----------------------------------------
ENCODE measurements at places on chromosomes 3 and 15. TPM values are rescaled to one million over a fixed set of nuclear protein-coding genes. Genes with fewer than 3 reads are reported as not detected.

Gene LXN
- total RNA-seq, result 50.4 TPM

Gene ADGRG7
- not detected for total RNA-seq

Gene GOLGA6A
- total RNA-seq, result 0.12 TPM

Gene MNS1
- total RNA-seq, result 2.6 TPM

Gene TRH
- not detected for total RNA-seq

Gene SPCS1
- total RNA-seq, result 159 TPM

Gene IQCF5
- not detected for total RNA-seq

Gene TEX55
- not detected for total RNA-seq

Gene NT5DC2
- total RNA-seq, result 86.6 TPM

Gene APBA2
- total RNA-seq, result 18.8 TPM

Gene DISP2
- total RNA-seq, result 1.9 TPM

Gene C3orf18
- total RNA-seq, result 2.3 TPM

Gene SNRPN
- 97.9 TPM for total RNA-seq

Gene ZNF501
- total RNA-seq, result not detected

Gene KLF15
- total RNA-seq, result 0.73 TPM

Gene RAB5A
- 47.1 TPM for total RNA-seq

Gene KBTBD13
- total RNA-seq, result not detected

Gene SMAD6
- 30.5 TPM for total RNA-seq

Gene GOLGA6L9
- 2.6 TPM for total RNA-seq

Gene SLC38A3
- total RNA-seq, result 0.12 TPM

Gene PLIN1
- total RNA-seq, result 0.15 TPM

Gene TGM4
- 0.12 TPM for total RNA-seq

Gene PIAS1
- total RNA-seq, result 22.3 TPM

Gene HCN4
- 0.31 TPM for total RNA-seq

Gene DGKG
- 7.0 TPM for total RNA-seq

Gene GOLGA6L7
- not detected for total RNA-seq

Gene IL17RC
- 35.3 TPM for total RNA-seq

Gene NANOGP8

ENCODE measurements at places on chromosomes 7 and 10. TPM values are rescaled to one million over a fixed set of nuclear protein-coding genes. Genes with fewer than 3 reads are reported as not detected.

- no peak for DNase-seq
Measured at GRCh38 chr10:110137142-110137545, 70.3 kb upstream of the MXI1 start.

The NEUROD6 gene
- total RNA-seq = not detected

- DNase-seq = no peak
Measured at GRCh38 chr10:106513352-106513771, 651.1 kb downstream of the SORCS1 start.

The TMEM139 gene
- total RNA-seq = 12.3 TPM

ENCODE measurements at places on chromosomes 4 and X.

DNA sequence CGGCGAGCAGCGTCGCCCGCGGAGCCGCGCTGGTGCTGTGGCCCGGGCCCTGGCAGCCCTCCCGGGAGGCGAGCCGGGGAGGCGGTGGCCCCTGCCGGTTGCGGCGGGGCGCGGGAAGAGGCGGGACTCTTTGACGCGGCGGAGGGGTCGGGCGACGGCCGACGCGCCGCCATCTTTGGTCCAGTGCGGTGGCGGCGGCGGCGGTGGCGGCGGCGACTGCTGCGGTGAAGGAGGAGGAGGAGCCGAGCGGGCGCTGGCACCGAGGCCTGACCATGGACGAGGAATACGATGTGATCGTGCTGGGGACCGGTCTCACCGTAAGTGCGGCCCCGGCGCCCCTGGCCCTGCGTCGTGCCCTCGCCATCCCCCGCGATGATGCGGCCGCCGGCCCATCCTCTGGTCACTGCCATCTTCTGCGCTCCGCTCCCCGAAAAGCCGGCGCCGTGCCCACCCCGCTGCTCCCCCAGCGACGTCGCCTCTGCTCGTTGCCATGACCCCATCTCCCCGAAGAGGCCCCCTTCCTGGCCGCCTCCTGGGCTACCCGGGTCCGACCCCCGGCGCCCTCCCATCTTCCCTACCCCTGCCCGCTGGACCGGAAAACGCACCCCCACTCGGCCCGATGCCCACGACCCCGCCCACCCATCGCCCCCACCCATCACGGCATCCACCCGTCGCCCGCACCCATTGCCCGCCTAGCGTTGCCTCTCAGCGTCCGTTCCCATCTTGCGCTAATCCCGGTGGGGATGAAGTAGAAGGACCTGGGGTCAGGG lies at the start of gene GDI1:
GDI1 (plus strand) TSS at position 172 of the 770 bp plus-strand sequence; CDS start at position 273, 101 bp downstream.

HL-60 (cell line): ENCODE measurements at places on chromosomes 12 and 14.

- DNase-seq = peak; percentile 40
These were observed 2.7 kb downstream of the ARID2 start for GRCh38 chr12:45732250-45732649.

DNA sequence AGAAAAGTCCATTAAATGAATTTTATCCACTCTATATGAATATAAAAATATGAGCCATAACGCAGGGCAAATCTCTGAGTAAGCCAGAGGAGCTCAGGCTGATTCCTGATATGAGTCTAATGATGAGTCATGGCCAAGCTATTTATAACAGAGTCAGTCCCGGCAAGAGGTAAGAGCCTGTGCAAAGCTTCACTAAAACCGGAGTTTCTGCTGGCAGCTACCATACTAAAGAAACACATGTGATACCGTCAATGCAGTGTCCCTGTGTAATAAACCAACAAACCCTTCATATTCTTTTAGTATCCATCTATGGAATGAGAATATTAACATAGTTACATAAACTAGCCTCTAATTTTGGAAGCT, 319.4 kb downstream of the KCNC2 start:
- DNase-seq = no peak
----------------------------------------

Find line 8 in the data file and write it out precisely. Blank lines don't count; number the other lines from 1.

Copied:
Gene MNS1